Whether out of reticence, ambivalence, tactical calculation or the difficulty of making policy in Washington, the administration’s response to the human rights violators it has faced in five years in office has been mealy-mouthed and confusing. In Egypt’s case, Washington backed Hosni Mubarak’s dictatorship until Mubarak had no chance of surviving, then switched course and backed his democratically elected successor, Mohamed Morsi. But then it refused to openly criticize Morsi when his behavior grew increasingly authoritarian. Then, when Mubarak’s old cronies then threw Morsi out, Obama seemed to switch course again and refused to criticize them either. Adding to the confusion, in just the last week, Senators John McCain and Lindsay Graham visited Cairo to push the generals to restore civilian control while Secretary of State John Kerry seemed to defend them by declaring that the Egyptian military had acted to restore democracy.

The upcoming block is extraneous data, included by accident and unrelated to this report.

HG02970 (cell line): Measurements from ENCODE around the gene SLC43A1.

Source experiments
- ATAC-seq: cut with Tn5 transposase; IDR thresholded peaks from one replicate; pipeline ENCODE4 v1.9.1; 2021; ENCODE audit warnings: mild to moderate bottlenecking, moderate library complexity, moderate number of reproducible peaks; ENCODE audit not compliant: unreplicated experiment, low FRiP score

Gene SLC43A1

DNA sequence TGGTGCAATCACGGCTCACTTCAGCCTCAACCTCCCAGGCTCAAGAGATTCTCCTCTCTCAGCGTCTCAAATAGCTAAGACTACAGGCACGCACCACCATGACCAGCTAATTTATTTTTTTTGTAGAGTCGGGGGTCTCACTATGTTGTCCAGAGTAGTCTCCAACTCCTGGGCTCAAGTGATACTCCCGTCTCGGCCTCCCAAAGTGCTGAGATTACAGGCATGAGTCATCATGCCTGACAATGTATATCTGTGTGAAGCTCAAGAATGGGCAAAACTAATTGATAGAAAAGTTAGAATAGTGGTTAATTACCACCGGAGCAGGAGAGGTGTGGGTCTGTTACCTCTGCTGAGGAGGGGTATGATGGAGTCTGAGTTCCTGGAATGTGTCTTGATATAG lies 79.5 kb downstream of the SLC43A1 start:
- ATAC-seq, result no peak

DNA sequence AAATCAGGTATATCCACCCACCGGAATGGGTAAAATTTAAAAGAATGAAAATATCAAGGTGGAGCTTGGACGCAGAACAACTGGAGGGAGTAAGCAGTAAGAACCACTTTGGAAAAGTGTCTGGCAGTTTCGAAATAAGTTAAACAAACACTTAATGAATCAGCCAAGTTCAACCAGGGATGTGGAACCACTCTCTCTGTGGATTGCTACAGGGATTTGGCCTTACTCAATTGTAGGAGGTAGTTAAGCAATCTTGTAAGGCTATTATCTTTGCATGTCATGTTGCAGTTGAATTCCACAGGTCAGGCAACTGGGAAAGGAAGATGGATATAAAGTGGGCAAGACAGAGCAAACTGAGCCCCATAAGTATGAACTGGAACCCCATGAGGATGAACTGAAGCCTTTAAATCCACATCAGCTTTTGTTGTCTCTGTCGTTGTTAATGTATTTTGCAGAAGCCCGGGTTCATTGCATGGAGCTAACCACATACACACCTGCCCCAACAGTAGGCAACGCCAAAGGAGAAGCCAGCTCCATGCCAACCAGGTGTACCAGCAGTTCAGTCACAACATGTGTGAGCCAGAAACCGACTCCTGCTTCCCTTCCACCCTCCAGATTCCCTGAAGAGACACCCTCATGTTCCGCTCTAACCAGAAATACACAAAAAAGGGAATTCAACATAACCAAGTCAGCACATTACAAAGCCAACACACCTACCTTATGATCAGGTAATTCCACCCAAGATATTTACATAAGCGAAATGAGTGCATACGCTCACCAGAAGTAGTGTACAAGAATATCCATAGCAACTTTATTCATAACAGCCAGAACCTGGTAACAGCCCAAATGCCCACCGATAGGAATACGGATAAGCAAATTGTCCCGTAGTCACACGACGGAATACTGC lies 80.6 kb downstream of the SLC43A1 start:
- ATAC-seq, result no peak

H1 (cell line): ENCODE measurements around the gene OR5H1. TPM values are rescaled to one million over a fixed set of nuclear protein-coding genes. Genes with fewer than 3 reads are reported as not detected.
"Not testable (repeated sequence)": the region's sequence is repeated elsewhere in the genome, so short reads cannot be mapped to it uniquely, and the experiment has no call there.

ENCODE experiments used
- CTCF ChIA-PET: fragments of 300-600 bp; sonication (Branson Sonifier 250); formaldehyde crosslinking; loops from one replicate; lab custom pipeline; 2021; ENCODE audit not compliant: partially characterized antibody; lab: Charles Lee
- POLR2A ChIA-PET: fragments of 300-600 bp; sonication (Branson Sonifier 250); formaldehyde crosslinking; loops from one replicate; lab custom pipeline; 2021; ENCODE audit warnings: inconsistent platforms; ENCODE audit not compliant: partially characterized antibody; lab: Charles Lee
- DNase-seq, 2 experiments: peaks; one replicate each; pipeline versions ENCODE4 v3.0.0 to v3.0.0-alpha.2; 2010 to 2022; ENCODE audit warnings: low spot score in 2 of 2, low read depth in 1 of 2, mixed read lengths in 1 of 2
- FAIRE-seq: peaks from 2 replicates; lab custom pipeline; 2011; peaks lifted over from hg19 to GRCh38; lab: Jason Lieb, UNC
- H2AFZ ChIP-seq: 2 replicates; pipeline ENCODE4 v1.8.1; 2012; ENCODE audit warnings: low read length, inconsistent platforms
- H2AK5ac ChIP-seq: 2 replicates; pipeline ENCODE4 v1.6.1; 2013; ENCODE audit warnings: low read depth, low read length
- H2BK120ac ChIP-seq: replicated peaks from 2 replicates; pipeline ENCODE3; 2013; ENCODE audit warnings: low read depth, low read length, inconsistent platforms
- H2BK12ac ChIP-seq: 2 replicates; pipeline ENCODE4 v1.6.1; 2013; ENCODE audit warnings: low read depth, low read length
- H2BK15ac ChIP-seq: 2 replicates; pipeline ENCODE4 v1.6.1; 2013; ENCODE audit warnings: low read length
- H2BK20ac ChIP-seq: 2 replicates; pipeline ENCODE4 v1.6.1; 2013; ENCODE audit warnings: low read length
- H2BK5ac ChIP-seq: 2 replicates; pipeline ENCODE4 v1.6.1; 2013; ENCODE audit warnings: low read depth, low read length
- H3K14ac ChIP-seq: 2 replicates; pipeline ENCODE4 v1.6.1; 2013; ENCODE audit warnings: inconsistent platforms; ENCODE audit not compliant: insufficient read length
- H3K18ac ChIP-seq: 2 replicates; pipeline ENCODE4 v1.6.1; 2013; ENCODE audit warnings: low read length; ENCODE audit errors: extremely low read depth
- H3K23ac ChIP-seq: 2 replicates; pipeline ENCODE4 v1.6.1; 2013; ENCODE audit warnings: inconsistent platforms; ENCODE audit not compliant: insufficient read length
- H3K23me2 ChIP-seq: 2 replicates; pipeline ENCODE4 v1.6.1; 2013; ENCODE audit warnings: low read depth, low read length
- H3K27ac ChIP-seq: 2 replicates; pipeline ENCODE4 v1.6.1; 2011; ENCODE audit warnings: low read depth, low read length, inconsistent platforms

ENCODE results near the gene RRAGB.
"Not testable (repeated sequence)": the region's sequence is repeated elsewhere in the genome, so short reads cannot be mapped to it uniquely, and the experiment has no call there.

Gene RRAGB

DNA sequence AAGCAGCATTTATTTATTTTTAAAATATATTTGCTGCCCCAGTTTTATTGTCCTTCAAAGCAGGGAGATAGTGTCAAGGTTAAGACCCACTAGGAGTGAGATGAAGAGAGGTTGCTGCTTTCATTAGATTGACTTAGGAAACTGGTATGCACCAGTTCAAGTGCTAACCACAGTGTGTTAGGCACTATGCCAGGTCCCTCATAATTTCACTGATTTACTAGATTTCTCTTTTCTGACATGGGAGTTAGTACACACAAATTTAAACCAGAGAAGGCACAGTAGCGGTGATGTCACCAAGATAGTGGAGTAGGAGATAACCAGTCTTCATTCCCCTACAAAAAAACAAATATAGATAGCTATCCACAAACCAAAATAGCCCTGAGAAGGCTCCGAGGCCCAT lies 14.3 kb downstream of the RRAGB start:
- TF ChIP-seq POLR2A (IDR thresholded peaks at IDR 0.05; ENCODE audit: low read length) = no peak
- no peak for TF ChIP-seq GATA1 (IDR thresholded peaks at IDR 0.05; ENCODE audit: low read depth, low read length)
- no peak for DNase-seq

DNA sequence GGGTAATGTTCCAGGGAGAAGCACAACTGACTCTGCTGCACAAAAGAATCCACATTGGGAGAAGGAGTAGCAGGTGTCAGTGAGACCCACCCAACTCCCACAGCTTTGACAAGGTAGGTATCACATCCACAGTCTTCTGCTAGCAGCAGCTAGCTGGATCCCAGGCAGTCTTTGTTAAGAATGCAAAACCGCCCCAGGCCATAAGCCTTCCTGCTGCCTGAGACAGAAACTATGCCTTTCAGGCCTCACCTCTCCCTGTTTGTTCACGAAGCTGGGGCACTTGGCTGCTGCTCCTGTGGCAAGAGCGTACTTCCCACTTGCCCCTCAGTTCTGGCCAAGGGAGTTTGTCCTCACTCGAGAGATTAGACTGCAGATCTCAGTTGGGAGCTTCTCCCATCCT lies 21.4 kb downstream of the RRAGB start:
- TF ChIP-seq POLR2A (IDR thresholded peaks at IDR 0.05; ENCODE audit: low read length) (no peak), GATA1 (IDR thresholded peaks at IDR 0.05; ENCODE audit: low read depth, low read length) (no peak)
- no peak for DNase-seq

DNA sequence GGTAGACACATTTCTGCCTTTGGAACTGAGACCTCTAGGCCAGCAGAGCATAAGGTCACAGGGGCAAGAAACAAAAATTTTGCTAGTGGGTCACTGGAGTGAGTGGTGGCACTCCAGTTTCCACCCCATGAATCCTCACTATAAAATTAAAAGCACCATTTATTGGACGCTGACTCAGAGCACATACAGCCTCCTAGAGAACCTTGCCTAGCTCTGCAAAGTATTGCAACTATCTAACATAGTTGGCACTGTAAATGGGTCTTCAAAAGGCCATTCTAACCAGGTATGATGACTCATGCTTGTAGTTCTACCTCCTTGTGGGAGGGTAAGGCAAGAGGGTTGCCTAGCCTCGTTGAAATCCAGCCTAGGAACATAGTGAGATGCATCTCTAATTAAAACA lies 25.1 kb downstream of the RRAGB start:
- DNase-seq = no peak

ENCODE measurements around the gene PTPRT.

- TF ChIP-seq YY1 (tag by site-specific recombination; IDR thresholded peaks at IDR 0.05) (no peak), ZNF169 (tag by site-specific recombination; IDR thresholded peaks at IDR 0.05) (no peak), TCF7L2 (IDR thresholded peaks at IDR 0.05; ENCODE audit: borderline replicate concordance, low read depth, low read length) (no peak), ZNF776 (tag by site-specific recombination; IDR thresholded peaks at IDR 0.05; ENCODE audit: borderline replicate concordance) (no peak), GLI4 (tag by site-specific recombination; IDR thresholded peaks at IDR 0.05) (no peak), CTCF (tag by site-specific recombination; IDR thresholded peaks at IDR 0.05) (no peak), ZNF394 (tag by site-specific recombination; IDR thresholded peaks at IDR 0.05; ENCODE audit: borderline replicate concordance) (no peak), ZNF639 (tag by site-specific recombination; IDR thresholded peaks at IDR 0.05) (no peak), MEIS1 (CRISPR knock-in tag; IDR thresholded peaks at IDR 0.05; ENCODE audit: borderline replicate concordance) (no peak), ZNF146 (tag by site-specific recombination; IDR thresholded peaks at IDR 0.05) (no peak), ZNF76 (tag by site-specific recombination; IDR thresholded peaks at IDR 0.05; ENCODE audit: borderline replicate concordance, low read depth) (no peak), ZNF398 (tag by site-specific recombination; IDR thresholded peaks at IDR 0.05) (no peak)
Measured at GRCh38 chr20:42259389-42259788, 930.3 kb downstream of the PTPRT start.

The result of this vacillation? All sides in Egypt now hate the United States, which they’re convinced backs their enemies.
What this suggests is that even more important than having the right policy is having a policy, and sticking to it. By trying to play both sides, the Obama administration is winning over neither. It’s left with the worst of all worlds, and both Americans and the people of Egypt, Turkey, Cambodia, Zimbabwe (you can go down the list) are paying the price.